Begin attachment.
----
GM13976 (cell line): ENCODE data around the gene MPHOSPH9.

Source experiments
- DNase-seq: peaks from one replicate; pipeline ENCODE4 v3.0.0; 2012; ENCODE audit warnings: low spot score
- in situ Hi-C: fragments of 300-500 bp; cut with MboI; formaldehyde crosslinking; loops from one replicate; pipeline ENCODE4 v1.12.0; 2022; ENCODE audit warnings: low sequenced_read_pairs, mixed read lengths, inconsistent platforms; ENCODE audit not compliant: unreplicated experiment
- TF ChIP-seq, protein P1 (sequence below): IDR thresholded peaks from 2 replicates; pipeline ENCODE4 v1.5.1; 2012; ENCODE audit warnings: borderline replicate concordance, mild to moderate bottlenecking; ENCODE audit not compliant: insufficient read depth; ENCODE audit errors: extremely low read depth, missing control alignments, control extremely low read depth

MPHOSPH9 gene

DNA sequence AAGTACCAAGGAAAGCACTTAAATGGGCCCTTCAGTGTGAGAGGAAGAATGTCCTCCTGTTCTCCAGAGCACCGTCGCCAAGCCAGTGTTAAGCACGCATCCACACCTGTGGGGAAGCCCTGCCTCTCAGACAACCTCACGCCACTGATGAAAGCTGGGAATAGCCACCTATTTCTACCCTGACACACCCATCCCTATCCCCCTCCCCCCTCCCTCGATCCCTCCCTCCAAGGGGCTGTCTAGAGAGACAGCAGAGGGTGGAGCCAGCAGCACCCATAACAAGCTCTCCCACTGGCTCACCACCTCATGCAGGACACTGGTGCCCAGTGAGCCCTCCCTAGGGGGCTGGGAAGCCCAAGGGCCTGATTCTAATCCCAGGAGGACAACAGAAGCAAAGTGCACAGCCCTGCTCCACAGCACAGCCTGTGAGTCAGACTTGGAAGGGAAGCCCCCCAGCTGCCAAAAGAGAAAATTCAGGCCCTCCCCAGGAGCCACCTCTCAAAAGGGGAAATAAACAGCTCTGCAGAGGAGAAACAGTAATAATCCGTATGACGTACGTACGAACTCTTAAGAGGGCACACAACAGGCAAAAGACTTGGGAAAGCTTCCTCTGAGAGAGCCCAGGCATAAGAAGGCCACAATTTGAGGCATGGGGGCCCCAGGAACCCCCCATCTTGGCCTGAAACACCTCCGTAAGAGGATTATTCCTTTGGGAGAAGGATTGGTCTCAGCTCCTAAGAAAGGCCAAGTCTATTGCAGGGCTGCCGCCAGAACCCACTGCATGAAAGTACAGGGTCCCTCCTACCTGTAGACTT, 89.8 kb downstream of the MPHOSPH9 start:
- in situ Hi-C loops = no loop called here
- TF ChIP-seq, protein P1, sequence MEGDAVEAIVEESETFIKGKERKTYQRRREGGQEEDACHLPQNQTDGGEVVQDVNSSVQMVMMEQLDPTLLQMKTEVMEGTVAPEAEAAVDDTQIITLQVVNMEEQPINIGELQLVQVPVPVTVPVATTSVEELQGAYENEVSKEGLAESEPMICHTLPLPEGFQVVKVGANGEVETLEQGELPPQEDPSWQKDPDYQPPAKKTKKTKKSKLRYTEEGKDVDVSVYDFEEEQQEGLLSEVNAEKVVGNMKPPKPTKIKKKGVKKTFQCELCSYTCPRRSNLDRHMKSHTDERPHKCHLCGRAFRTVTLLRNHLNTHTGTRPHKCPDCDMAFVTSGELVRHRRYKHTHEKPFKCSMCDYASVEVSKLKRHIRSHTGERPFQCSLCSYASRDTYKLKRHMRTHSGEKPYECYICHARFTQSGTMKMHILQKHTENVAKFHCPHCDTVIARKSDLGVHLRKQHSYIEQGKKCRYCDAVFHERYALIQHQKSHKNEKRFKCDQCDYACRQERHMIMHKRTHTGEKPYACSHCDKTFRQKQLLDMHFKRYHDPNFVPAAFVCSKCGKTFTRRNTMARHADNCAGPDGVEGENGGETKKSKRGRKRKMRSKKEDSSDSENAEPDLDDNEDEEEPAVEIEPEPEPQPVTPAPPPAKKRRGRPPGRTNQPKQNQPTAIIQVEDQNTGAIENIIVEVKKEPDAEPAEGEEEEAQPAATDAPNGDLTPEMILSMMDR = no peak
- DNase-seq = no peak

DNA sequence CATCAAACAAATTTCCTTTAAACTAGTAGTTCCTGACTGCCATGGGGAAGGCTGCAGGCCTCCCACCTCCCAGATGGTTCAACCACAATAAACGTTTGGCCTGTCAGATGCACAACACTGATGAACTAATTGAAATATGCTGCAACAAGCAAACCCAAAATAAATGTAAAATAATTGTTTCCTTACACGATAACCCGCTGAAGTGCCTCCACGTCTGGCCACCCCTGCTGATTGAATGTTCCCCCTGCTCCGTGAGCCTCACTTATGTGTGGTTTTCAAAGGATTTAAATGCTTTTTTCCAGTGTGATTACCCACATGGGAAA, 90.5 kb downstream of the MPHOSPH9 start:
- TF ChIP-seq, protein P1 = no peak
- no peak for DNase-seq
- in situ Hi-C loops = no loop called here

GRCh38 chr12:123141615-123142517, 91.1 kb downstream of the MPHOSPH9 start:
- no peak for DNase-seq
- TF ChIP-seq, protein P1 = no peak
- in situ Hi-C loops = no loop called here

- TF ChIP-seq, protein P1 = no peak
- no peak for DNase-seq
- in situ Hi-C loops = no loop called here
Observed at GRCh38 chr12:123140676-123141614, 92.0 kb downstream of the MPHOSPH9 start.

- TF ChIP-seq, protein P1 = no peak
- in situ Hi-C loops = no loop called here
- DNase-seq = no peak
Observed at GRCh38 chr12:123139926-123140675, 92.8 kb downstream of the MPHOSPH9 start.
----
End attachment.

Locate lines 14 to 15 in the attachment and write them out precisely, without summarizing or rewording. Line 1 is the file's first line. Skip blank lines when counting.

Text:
- in situ Hi-C loops = no loop called here

GRCh38 chr12:123141615-123142517, 91.1 kb downstream of the MPHOSPH9 start: